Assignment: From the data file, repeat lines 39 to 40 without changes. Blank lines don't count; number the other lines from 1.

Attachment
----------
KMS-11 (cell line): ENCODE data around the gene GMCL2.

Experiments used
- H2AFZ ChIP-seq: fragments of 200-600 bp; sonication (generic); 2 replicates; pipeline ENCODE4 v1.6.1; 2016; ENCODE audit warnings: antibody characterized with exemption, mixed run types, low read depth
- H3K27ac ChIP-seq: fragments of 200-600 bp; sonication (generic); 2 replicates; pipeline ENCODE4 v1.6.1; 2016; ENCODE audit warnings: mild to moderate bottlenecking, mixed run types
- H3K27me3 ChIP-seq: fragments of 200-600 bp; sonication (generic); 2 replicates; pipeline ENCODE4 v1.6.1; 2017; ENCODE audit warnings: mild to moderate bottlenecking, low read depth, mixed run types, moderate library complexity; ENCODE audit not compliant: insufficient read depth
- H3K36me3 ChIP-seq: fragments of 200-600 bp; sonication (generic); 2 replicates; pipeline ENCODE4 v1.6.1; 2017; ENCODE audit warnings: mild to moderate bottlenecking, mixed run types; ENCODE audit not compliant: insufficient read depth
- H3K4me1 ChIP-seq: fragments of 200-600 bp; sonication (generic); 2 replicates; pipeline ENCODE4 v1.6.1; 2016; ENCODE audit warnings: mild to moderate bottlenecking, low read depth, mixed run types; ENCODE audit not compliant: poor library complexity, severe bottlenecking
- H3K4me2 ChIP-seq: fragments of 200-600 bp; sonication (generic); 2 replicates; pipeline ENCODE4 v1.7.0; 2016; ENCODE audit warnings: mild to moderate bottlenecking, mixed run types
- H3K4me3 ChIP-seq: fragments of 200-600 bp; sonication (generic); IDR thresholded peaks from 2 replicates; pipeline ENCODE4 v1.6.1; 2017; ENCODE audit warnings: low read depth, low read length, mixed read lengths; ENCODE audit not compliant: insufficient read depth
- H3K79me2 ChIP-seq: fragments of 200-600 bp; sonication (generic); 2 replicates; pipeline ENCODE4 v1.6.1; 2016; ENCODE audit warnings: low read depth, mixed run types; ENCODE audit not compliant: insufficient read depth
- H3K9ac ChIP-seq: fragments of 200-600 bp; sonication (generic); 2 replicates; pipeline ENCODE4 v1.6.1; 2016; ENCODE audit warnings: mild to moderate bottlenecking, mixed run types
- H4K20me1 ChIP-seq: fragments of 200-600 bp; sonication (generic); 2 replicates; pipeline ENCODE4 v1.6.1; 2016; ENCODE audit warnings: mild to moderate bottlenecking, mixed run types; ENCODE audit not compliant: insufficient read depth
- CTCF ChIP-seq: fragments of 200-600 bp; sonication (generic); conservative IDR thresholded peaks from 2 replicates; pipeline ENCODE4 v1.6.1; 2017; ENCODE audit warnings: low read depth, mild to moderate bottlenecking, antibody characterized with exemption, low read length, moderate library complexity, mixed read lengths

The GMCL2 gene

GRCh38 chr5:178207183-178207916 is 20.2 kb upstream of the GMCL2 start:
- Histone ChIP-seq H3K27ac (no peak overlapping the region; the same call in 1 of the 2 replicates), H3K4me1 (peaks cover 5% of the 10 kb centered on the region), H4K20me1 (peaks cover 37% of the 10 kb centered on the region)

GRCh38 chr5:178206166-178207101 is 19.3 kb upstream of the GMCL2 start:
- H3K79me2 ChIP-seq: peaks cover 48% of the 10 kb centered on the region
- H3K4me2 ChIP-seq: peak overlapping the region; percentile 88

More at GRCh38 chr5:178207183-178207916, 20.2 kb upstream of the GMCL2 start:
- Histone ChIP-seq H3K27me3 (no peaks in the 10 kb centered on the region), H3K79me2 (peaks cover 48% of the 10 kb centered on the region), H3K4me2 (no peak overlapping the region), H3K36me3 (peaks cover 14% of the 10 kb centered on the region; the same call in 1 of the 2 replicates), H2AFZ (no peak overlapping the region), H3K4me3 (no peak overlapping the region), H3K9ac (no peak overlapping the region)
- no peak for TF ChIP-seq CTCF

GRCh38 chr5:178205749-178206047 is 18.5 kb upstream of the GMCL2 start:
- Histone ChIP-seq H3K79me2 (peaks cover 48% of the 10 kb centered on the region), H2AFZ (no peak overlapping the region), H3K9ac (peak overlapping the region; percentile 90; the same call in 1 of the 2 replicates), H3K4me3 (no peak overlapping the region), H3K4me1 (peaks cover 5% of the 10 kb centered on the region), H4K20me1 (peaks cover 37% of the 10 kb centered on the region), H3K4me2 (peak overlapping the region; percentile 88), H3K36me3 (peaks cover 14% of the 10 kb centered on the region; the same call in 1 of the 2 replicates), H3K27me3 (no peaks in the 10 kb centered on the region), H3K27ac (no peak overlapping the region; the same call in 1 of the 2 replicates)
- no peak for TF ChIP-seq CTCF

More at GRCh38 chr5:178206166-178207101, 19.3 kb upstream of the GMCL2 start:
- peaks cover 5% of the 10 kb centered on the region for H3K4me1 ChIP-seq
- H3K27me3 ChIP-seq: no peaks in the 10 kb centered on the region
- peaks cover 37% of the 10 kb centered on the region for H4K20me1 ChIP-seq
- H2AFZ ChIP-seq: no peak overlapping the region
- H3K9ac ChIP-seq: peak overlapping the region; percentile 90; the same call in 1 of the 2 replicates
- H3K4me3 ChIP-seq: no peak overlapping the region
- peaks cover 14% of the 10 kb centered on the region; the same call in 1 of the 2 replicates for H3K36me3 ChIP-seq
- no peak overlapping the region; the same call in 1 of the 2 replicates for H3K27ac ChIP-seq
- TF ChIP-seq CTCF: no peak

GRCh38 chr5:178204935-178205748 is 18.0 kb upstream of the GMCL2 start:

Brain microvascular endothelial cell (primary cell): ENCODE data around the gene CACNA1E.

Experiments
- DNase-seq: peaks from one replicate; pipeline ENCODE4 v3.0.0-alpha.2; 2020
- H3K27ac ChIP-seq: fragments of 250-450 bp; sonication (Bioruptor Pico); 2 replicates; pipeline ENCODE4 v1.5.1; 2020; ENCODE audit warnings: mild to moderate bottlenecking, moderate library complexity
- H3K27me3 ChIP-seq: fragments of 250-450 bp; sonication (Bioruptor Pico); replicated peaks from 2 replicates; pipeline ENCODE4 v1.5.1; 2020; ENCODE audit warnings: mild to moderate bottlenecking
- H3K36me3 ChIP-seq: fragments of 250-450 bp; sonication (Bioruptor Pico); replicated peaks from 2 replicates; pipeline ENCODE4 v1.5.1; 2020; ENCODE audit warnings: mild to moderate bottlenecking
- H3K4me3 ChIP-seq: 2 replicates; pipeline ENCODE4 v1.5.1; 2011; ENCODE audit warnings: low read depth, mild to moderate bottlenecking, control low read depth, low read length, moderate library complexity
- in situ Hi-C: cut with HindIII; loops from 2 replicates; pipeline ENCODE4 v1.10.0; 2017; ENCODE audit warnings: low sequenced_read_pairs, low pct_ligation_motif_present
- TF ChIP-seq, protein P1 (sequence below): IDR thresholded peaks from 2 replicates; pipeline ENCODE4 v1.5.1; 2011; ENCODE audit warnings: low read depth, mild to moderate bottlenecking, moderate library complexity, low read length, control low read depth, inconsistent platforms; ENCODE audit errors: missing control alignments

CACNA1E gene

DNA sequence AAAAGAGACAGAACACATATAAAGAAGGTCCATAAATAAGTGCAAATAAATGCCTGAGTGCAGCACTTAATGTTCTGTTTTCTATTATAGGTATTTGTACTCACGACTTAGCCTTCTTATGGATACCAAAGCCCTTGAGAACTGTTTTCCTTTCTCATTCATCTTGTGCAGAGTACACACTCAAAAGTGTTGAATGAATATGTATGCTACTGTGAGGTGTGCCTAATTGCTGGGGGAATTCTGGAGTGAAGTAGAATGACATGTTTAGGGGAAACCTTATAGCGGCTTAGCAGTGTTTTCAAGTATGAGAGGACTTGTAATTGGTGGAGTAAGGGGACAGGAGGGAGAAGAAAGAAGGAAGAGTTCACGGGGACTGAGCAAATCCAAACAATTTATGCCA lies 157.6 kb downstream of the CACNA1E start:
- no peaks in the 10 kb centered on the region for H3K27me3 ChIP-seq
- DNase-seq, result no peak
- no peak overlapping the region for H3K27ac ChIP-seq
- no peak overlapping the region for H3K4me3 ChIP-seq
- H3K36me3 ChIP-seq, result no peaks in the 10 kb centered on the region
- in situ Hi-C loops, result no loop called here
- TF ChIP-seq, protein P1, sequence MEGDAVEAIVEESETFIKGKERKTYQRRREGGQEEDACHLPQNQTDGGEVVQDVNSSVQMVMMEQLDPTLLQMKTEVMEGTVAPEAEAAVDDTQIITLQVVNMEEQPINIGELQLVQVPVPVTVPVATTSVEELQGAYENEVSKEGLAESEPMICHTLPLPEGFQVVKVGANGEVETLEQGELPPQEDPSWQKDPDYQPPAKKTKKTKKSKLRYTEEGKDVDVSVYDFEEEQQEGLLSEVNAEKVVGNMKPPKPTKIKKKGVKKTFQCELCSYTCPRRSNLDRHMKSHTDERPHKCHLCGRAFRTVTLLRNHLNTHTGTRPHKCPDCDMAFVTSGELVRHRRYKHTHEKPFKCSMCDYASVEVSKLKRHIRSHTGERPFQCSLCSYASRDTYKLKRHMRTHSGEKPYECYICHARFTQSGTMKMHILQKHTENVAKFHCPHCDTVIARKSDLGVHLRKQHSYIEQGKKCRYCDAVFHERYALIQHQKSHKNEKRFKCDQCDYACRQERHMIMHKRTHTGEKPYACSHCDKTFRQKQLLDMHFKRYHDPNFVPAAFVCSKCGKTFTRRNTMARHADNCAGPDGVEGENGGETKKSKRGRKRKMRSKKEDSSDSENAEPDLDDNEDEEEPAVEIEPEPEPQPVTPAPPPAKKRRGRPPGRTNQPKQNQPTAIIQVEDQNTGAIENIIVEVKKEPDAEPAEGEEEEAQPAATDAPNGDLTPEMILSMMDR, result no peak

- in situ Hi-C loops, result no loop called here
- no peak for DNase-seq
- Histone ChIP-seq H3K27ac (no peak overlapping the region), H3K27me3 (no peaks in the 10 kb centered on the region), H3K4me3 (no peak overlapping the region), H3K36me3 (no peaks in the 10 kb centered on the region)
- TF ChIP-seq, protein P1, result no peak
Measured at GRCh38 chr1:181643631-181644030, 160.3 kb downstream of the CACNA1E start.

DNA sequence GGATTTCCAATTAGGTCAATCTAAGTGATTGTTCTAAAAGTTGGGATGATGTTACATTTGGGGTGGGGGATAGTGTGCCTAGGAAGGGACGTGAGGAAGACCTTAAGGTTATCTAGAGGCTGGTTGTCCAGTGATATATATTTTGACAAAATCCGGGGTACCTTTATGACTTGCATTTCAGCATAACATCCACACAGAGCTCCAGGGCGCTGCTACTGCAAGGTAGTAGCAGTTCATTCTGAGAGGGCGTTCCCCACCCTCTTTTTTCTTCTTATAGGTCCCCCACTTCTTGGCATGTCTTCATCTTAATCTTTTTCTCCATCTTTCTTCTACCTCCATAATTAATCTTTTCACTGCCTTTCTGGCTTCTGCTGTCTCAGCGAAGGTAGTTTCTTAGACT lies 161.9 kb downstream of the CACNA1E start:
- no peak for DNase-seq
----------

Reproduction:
- DNase-seq: peaks from one replicate; pipeline ENCODE4 v3.0.0-alpha.2; 2020
- H3K27ac ChIP-seq: fragments of 250-450 bp; sonication (Bioruptor Pico); 2 replicates; pipeline ENCODE4 v1.5.1; 2020; ENCODE audit warnings: mild to moderate bottlenecking, moderate library complexity